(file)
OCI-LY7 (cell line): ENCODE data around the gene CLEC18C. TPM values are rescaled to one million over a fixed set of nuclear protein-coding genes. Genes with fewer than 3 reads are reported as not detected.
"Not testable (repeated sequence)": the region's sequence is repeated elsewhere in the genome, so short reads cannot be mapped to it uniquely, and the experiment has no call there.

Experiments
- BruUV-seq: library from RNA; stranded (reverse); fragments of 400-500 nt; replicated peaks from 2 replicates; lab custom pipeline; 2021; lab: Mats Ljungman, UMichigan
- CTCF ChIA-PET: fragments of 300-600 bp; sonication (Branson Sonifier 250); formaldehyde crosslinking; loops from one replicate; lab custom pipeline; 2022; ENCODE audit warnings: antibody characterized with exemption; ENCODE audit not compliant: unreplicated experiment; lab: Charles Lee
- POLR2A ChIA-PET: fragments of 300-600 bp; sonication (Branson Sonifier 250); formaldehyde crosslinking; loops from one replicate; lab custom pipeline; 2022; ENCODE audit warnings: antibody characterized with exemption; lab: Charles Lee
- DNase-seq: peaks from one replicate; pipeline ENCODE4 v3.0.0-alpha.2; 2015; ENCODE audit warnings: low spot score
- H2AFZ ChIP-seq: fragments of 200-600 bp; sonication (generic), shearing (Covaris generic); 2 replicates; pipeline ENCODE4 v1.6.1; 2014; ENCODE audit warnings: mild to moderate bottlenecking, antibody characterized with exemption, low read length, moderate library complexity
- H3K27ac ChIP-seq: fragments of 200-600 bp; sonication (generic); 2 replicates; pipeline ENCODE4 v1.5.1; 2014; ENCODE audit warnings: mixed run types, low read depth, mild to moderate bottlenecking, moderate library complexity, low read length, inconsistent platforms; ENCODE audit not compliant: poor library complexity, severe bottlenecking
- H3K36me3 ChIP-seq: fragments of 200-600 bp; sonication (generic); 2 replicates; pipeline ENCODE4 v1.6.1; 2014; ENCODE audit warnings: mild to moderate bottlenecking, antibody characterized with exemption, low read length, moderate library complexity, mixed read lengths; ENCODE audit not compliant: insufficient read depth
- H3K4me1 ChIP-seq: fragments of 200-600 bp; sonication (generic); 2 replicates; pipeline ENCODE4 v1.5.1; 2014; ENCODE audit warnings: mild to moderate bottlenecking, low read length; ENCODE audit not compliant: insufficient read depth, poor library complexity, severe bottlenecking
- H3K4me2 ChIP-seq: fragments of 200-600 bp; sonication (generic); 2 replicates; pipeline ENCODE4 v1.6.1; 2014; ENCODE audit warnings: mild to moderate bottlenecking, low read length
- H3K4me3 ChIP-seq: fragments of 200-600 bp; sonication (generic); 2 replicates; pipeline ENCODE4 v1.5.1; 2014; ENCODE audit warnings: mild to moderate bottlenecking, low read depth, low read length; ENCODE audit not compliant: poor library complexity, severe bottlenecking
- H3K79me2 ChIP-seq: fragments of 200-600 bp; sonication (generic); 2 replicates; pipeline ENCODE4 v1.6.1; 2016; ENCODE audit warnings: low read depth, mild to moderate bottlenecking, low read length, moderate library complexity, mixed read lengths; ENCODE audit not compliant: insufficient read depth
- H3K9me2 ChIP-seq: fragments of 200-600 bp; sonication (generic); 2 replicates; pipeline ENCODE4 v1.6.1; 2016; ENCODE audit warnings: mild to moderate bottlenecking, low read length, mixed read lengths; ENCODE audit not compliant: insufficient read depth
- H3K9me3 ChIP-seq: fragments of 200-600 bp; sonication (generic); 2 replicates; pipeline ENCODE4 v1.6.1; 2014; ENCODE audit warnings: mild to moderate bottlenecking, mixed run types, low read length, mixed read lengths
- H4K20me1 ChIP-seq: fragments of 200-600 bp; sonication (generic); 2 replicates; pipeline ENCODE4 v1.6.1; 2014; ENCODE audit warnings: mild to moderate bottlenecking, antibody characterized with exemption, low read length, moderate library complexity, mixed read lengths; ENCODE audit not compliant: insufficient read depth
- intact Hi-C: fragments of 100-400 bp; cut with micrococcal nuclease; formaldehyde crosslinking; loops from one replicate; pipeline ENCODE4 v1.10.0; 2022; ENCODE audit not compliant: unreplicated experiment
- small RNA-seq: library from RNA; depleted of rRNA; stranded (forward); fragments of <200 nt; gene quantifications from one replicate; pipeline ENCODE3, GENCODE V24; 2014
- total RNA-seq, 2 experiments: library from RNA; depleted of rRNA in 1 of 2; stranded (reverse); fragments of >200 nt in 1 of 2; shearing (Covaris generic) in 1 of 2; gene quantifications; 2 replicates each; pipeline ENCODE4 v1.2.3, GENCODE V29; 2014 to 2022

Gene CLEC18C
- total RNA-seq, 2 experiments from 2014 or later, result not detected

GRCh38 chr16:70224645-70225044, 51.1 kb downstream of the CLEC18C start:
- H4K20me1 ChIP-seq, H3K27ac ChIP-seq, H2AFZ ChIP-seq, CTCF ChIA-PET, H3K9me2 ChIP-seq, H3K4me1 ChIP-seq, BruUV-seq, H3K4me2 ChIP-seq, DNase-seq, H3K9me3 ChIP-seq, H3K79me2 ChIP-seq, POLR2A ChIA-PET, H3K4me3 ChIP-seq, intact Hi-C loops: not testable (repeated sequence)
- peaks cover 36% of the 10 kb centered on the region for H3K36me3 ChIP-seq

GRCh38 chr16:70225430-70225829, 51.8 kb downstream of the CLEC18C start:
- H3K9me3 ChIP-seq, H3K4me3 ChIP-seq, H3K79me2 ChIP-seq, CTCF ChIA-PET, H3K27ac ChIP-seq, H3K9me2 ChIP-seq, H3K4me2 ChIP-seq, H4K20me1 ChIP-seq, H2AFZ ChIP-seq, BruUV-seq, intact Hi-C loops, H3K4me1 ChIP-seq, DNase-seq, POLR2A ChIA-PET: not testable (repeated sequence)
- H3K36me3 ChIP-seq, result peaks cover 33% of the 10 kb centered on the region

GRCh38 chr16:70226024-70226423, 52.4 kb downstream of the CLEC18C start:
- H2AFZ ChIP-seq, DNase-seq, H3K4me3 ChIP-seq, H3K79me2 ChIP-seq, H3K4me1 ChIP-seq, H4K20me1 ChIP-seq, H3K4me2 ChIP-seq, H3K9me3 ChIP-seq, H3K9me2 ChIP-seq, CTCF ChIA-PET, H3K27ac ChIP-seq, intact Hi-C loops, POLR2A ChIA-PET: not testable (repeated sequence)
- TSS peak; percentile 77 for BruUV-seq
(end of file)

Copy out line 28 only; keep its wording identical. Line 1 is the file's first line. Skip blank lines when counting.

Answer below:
- H3K36me3 ChIP-seq, result peaks cover 33% of the 10 kb centered on the region